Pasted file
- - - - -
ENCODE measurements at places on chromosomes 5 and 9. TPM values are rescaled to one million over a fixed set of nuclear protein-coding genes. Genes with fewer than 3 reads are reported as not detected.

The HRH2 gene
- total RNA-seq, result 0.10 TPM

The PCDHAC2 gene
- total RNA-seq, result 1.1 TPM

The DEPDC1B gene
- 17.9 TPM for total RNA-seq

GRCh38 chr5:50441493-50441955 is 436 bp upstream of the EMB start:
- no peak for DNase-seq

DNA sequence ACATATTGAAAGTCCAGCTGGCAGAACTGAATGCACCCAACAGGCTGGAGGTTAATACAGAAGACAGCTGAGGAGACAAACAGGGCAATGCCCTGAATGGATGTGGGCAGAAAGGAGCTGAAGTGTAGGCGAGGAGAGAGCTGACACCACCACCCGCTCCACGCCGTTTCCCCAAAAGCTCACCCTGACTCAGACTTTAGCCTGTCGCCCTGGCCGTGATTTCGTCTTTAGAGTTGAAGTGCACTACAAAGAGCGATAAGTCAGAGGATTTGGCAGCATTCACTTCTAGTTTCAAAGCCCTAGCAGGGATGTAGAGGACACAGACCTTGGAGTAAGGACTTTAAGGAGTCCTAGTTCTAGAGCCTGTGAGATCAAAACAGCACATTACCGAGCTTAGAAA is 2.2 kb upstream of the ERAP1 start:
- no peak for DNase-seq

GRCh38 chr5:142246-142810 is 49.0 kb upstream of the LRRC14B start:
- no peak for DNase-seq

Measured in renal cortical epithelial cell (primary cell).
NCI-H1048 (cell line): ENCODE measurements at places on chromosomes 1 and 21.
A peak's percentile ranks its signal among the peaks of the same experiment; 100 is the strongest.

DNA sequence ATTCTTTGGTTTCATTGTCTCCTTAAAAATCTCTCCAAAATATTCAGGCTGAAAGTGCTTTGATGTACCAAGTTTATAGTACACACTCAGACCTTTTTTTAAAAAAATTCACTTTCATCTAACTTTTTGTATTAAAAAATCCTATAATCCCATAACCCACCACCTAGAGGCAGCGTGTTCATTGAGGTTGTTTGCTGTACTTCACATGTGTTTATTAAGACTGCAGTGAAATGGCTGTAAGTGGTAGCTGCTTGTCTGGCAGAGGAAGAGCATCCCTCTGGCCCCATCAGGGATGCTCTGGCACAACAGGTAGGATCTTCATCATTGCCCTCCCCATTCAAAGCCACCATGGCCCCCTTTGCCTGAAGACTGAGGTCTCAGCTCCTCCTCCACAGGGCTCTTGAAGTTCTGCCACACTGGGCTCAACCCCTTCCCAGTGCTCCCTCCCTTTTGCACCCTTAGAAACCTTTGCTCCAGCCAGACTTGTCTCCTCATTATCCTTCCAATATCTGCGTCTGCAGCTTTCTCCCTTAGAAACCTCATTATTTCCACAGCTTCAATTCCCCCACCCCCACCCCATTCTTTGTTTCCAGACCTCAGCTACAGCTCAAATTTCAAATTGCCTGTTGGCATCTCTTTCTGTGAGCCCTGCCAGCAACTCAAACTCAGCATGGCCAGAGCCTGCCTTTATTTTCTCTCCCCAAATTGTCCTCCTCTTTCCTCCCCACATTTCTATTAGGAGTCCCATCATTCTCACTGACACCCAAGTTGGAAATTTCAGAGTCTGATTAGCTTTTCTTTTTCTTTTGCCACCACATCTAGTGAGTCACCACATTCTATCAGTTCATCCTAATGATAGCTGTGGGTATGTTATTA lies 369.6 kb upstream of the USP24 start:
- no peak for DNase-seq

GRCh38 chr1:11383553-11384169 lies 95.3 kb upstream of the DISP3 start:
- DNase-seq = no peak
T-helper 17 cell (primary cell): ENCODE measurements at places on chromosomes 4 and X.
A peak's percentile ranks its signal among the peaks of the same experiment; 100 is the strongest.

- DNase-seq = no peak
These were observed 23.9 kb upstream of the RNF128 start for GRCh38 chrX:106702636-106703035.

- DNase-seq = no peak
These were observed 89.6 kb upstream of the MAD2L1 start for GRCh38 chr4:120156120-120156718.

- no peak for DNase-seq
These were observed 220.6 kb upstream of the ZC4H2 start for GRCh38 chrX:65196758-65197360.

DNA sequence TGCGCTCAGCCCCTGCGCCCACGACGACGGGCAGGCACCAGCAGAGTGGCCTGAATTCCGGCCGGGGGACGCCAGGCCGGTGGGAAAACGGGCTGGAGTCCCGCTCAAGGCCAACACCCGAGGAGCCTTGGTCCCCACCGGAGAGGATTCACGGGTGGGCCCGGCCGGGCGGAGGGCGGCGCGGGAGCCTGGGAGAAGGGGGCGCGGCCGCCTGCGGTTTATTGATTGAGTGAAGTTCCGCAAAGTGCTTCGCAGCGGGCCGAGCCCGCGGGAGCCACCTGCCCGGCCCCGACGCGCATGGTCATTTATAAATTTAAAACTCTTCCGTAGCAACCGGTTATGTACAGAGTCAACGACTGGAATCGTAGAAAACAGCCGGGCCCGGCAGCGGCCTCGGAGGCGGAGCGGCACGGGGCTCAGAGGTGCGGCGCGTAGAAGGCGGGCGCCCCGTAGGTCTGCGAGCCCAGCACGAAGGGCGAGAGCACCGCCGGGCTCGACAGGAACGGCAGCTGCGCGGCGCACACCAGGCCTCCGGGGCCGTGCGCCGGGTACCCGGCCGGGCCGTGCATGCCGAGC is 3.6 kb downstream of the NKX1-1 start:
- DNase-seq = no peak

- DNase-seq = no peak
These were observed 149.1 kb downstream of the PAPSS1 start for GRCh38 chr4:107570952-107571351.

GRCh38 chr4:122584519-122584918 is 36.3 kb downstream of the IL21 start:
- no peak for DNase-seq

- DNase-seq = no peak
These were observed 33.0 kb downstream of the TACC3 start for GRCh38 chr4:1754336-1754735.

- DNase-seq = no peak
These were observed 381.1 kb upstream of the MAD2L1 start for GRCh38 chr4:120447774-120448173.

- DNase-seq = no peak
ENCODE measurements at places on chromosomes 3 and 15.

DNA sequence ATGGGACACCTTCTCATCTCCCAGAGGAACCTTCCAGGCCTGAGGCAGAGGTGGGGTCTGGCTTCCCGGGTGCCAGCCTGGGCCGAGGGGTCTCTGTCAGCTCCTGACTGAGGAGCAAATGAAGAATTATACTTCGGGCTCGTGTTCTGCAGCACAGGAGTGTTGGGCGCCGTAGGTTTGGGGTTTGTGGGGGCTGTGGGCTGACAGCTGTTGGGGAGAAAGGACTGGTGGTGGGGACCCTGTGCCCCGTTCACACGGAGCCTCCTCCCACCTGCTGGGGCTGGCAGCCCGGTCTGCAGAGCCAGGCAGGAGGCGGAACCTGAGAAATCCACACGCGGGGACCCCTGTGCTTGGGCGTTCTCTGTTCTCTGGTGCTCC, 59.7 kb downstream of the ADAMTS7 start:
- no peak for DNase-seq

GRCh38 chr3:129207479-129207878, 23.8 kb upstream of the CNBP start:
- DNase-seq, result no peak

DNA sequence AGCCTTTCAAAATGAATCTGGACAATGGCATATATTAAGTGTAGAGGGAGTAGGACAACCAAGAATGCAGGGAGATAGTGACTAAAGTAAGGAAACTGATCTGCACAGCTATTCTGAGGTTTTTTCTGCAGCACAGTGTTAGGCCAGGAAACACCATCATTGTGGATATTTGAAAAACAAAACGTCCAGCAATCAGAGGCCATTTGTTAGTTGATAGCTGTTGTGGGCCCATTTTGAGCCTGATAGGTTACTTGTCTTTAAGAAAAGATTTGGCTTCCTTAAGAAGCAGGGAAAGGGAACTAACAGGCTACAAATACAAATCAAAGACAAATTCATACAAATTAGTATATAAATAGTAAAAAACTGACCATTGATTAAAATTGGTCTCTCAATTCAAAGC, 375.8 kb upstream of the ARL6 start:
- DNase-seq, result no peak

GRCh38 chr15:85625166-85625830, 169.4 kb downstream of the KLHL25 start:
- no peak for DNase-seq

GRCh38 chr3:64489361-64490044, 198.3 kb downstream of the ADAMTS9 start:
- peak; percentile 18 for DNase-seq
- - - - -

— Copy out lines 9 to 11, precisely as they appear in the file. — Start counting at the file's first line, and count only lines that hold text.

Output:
- no peak for DNase-seq

DNA sequence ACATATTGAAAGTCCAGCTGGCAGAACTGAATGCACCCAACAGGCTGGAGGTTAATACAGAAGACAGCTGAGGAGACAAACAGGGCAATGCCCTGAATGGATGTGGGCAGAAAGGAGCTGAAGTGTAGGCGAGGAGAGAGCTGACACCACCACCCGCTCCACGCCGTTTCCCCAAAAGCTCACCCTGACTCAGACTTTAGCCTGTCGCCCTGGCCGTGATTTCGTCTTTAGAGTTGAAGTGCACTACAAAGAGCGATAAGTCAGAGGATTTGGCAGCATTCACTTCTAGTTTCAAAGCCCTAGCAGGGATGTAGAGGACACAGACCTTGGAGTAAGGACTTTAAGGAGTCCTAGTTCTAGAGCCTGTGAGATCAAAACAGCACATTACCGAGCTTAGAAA is 2.2 kb upstream of the ERAP1 start:
- no peak for DNase-seq